3. Learn how to identify foods that are low in sodium. It is imperative that High Blood Pressure patients learn to identify the foods that are low in sodium, particularly since 80% of the sodium that adult Americans consume comes from processed and packaged foods. To cut back on sodium, you must know the nutrition benchmarks to target.

When grocery shopping, read the nutrition facts label, which is found on food products made for human consumption that have been changed from their original state (e.g. pasta sauce, rice mixes, hot dogs, breakfast cereal, potato chips, sandwich bread, barbeque sauce and ketchup). Use a two-step process to identify foods that are low in sodium.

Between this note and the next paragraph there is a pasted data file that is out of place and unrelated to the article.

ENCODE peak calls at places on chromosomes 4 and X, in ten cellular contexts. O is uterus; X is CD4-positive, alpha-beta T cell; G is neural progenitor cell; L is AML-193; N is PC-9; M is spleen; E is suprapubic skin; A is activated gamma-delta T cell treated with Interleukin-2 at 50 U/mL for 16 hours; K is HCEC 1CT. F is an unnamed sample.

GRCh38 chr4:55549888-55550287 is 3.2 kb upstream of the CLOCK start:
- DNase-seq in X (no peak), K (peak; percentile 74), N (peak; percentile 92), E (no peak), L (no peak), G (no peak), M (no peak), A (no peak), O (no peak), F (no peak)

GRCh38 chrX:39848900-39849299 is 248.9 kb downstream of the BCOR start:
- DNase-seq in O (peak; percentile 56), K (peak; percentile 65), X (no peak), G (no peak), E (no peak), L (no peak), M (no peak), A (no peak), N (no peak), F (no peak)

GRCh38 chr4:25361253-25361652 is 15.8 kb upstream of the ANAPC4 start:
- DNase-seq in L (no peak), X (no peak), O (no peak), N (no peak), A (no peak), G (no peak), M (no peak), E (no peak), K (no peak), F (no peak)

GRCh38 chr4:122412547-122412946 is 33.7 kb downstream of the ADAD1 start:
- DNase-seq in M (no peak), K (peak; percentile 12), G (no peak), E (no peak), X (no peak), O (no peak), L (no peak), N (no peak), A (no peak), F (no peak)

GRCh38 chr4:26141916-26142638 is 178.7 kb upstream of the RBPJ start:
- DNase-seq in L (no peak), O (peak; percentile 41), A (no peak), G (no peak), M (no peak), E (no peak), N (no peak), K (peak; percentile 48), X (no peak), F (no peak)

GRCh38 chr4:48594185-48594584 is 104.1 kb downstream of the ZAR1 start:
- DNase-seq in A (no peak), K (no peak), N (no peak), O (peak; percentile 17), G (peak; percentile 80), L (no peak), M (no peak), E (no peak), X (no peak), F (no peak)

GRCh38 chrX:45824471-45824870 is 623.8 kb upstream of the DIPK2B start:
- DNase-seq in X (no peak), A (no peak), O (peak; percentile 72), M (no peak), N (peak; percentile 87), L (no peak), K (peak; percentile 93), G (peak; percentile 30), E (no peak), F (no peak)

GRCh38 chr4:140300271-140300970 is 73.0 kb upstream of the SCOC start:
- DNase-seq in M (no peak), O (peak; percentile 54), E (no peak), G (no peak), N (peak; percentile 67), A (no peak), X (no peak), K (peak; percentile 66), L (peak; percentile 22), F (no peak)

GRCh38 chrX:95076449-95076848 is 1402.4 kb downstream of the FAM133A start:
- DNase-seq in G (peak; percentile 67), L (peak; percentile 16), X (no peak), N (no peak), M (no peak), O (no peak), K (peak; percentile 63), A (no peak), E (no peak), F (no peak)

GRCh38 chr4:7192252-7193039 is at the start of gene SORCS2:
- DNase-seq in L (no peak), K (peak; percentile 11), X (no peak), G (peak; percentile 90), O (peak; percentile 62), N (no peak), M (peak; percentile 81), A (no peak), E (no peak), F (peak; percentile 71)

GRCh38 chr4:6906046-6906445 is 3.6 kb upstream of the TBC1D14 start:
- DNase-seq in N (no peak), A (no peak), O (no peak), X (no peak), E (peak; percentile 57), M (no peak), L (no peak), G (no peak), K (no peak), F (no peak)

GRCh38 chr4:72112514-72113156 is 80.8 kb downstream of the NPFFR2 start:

Step 1: On the nutrition facts label, find the nutrient, Sodium. Read the number of milligrams and the percent daily value of sodium (% DV). The U.S. Food and Drug Administration has determined that foods low in sodium will have a %DV that is 5% or less, so look for those foods.

Step 2: Find the serving size on the nutrition facts label. The serving size corresponds to the %DV. Be sure to eat no more than the serving size that is specified on the label. Eating more than the serving size will increase the amount of sodium and calories that you consume.

4. Measure, measure, measure. Use your measuring spoons and cups at each meal to follow the serving size specified on the nutrition facts label of the product that you use. If the serving size of the salad dressing is 2 tablespoons, measure no more than that amount and pour it on your salad. Adhering to the serving size helps you reduce your intake of sodium and may also help you lose weight because you will be consuming smaller quantities of food.